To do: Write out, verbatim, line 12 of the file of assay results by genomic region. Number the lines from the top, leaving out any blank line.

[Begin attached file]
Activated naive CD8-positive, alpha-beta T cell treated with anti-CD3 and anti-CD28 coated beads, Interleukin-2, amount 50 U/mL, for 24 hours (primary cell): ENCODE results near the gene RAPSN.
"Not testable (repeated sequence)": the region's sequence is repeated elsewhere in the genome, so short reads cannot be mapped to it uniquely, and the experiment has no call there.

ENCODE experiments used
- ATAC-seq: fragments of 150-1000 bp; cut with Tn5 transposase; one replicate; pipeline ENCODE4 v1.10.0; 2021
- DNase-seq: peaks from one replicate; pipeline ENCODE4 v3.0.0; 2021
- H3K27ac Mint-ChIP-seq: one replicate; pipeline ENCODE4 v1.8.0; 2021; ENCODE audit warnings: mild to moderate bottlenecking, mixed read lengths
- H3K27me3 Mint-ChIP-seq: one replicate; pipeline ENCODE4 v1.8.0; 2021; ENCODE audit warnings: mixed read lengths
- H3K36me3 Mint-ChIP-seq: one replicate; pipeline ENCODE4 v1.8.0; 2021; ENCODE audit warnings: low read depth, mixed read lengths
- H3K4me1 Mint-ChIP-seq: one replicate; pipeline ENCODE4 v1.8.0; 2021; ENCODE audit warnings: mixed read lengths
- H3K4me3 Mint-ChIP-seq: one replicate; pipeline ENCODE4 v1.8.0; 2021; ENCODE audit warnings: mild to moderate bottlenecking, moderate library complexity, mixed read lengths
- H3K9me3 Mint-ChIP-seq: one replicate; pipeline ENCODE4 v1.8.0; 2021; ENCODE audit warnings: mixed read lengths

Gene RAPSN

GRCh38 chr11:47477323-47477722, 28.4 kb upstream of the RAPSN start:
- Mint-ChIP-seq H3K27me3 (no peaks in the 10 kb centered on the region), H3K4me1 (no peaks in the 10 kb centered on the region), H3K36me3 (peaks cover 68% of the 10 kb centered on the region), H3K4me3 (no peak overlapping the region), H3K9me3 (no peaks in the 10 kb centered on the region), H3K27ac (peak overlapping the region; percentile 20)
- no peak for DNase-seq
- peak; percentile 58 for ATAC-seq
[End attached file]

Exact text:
Gene RAPSN